MOBE | For better sleep, plan your day right.

For better sleep, plan your day right.

Nothing feels better than waking up refreshed and renewed. And it’s no wonder: There’s a lot of rest and repair going on while your mind and body downshift into sleep. What happens when you get the 7–8 hours that most of us need?

  • Your mind reorganizes information and forms long-term memories.
  • Your brain clears itself of toxic byproducts. (1,2)
  • Your heart and vascular system get a well-deserved break as something called the “parasympathetic” nervous system takes over. (1)
  • Your body releases growth hormones that work to repair muscles and joints. (2)
  • Your immune system steps up production of the hormones that fight infection.

Why is quality sleep so hard to achieve?

Stressful thoughts may keep you up. Pain might make it hard to get comfortable. Aging can get in the way of sleeping deeply. Or, sometimes there doesn’t seem to be any explanation for sleep challenges.

If this is you, you’re not alone. As many as one-third of American adults experience “short sleep duration.” That is, they regularly sleep fewer than eight hours a night—the amount most of us need for optimal health.

But here’s some good news that might surprise you: What you do during your day can make a big difference in how you sleep at night.

Plan your day for a good night’s sleep.

  1. Get your dose of daylight. Sleep experts recommend 30 minutes to an hour of exposure to morning sunlight if possible. Bright lights indoors can also help your body’s regulating “circadian” rhythms. (6)
  2. Cut your screen light. More screen time throughout the day is linked to sleep challenges. Evening screen time is the most harmful, when the “blue light” from electronic devices tricks your brain into staying alert. (5)
  3. Get moving. Research shows that people who exercise at least 2.5 hours each week sleep better and feel more alert. You don’t have to run marathons; brisk walks will do the trick—just not too close to bedtime. (6)
  4. Lighten up on later meals. Heavy meals and spicy foods too close to bedtime gets your digestive system going, which can interfere with sleep. Cut back on beverages, too, to avoid night-time bathroom trips.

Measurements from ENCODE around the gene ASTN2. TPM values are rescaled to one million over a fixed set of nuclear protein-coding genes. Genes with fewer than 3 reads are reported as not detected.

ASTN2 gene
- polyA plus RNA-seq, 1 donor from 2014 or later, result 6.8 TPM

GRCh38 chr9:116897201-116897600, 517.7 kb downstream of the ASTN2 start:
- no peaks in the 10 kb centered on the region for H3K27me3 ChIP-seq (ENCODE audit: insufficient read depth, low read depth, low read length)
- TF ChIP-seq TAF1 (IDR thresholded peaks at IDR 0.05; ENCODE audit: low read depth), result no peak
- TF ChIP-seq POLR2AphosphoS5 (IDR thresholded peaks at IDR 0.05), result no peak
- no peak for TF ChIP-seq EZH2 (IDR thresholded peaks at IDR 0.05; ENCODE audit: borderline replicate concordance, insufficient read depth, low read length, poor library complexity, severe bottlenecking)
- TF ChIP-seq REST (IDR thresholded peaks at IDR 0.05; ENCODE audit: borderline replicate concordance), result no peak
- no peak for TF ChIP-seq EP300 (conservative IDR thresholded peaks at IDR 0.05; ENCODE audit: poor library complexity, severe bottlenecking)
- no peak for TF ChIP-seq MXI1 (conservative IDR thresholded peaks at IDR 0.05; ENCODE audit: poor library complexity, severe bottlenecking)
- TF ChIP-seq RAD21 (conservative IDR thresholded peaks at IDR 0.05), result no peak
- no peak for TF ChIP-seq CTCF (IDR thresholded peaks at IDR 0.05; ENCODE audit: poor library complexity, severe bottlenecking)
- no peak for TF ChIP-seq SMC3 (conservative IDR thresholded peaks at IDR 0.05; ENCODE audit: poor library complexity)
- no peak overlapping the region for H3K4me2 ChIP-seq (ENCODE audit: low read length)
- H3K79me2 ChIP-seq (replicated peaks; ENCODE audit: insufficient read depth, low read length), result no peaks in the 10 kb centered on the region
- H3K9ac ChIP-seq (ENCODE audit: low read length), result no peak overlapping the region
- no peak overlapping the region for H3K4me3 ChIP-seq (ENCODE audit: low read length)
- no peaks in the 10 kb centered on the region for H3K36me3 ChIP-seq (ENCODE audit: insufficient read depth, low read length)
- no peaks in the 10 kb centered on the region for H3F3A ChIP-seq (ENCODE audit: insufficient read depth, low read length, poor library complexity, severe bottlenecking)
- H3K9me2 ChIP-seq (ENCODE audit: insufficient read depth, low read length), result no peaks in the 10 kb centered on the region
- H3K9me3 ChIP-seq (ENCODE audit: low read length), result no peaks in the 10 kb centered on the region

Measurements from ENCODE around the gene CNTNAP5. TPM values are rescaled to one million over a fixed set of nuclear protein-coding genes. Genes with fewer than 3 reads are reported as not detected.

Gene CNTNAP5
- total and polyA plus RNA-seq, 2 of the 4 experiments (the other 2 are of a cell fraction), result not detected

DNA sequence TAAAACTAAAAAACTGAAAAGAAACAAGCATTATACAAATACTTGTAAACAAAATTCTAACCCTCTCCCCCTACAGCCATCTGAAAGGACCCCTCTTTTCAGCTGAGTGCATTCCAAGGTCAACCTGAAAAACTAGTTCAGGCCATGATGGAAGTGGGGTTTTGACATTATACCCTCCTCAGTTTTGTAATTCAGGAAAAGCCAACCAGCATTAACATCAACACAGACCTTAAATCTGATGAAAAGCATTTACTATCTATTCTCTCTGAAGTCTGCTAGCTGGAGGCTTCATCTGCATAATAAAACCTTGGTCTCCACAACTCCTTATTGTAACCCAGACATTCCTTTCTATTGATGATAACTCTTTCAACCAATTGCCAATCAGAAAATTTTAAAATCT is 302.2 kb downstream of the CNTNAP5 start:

5. Forget the nightcap. Alcohol may relax you at first, but it can also rob you of the deep, refreshing sleep that helps your body repair itself. It can also cause you to feel more awake when the relaxing effects wear off. (6)
  6. Clear the clutter. Researchers aren’t entirely sure why but having a neat and tidy sleeping space is linked to better sleep habits. It’s possible that cluttered bedrooms contribute to worry or anxiety. (7)
  7. Make sleep space sacred. That means no working in bed. It can also help to keep the lights low, add a fan for white noise, and maintain a room temperature of 70 degrees or cooler. (6)
  8. Design your bedtime routine. It’s not just for kids. Whatever helps you relax, preps your body for sleep. Try a hot bath; the drop in your body temperature afterward is a proven sleep signal. (6)
  9. Set a go-to-sleep alarm. Set an alarm when it’s time to disconnect from the busyness of the day and start your bedtime routine. And no snoozing! (6)
  10. Write down your worries. Jot down what keeps you awake—and what you’re doing about it. Your mind can more readily let it go. Just be sure to do it earlier in the day to keep worrisome thoughts far from bedtime. (8)

Bonus: The dog’s okay! Research says a pet in the room doesn’t disturb human sleep, as long as it stays off the bed. (9)

Let a MOBE Guide help you get your zzz’s.

If you’d like to learn more ways to improve your sleep—and your overall well-being—a MOBE Guide can help. Get started today.


1. NHLBI. How Sleep Works. Retrieved April 25, 2020.
2. National Sleep Foundation. How sleep works. Retrieved April 25, 2020.
3. Data and Statistics: Short Sleep Duration Among US Adults. Centers for Disease Control and Prevention.
4. Study: Physical activity impacts overall quality of sleep. National Sleep Foundation. 2018. Accessed April 23, 2018.
5. Christenson MA, et al. Direct measurements of smartphone screen-time: Relationships with demographics and sleep. PLOS One. 2016. Accessed. April 24, 2020.
6. Your guide to healthy sleep. U.S. National Institutes of Health, and the National Heart, Lung, and Blood Institute. Accessed April 24, 2020.
7. PV Thacher, SV Onyper, J Tuthill, 0373 DE-CLUTTERING THE BEDROOM AS A POSSIBLE SLEEP HYGIENE STEP TO IMPROVE SLEEP QUALITY, Sleep, Volume 40, Issue suppl_1, 28 April 2017, Pages A138–A139,
8. 12 ways to shut off your brain before bedtime. PsychCentral. Retrieved 4-27-20.
9. Patel SI, et al. The effect of dogs on human sleep in the home sleep environment. Mayo Clinic Proceedings. 2017;92:1368